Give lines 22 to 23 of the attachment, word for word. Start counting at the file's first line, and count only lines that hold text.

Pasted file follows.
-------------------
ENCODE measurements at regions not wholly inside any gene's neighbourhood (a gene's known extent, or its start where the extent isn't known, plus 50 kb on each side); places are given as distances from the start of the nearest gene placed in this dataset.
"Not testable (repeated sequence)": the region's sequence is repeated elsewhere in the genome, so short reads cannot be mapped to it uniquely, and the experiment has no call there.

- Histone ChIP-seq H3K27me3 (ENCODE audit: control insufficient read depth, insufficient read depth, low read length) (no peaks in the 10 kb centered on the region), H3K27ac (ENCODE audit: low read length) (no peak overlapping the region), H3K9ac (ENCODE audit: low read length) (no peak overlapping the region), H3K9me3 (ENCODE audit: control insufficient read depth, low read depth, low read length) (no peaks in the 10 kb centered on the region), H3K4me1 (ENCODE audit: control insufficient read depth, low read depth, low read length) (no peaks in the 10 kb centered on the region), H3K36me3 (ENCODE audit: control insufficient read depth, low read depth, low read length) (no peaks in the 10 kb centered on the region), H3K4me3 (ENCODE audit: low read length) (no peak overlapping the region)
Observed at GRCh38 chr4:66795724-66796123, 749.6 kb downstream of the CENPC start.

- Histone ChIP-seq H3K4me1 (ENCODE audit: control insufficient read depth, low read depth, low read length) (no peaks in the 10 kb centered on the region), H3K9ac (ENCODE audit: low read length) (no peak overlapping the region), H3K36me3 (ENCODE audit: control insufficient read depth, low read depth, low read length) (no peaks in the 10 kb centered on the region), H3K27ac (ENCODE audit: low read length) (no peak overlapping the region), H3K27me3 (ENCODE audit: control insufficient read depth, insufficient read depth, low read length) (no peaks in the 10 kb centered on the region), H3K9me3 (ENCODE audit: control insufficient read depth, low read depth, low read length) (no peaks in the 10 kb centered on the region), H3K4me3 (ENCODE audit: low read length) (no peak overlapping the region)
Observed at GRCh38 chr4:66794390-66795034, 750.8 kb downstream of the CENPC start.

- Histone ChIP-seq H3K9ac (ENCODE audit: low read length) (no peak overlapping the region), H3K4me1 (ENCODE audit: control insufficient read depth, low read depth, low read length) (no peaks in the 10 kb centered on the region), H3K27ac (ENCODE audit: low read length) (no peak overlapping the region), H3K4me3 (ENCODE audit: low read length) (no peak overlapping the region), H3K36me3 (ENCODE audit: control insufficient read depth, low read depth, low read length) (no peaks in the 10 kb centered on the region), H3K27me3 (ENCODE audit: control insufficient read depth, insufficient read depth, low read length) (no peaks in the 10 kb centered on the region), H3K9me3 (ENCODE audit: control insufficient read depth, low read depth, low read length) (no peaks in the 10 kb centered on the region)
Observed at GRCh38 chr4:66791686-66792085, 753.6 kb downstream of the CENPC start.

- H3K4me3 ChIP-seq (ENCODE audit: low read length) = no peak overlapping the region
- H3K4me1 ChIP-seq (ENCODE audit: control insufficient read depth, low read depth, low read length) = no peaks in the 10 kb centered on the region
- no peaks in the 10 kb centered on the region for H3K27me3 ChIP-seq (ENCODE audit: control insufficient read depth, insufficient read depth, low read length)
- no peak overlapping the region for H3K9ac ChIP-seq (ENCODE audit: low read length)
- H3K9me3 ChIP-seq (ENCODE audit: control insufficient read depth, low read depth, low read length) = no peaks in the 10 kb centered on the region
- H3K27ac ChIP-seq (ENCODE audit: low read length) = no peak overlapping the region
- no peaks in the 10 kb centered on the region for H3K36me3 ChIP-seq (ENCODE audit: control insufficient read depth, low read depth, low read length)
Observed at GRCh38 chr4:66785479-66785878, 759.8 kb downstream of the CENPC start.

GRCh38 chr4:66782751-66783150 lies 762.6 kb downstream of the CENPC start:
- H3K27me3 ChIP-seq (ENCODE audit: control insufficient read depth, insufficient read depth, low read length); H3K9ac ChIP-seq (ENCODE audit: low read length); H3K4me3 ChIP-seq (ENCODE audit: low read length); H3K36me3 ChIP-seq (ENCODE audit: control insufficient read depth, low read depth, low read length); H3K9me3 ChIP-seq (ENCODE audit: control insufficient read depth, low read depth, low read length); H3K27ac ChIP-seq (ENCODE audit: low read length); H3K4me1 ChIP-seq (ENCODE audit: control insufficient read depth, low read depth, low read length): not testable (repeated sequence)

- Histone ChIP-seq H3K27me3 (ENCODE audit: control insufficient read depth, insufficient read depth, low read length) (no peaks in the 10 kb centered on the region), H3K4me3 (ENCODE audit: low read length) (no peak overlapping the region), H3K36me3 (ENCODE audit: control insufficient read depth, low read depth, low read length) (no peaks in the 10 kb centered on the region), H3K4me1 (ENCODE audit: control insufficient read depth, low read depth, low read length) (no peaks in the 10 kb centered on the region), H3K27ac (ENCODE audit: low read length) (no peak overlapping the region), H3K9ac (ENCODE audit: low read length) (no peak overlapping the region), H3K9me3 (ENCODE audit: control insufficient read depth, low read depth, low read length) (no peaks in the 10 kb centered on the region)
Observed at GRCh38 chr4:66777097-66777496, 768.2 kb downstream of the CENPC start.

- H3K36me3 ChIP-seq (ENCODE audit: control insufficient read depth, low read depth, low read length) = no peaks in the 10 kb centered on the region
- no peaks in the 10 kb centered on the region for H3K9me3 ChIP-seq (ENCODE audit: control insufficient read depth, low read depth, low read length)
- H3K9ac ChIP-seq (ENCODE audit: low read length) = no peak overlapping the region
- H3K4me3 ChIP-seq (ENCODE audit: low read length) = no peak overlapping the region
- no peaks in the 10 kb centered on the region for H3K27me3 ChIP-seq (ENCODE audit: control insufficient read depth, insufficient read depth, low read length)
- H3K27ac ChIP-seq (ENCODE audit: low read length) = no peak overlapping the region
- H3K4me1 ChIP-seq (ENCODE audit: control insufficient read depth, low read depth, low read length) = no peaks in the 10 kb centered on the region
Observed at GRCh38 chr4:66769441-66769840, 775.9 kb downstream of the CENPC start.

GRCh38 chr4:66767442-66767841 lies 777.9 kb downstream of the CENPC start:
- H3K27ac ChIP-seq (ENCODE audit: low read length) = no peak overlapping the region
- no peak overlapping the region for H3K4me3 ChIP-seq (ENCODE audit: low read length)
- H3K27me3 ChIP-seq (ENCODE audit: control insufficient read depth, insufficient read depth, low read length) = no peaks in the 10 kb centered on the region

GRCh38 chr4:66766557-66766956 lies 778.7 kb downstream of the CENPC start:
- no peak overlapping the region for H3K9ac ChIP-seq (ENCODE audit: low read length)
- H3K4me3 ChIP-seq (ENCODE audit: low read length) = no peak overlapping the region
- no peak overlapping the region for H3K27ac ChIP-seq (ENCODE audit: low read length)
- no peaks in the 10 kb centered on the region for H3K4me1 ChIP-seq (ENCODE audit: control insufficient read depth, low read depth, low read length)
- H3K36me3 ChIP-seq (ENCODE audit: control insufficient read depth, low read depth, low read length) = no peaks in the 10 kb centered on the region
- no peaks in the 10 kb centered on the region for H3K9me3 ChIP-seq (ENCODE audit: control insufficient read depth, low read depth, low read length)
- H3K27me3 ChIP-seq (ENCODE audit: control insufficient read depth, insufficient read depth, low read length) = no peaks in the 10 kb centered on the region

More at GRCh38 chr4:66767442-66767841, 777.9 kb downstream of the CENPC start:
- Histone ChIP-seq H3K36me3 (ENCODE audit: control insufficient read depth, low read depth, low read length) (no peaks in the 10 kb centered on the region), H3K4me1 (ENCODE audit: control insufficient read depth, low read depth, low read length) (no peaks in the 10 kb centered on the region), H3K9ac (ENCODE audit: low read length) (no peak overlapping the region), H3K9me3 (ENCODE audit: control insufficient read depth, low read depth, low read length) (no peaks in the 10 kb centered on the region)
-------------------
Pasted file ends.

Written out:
- no peaks in the 10 kb centered on the region for H3K9me3 ChIP-seq (ENCODE audit: control insufficient read depth, low read depth, low read length)
- H3K9ac ChIP-seq (ENCODE audit: low read length) = no peak overlapping the region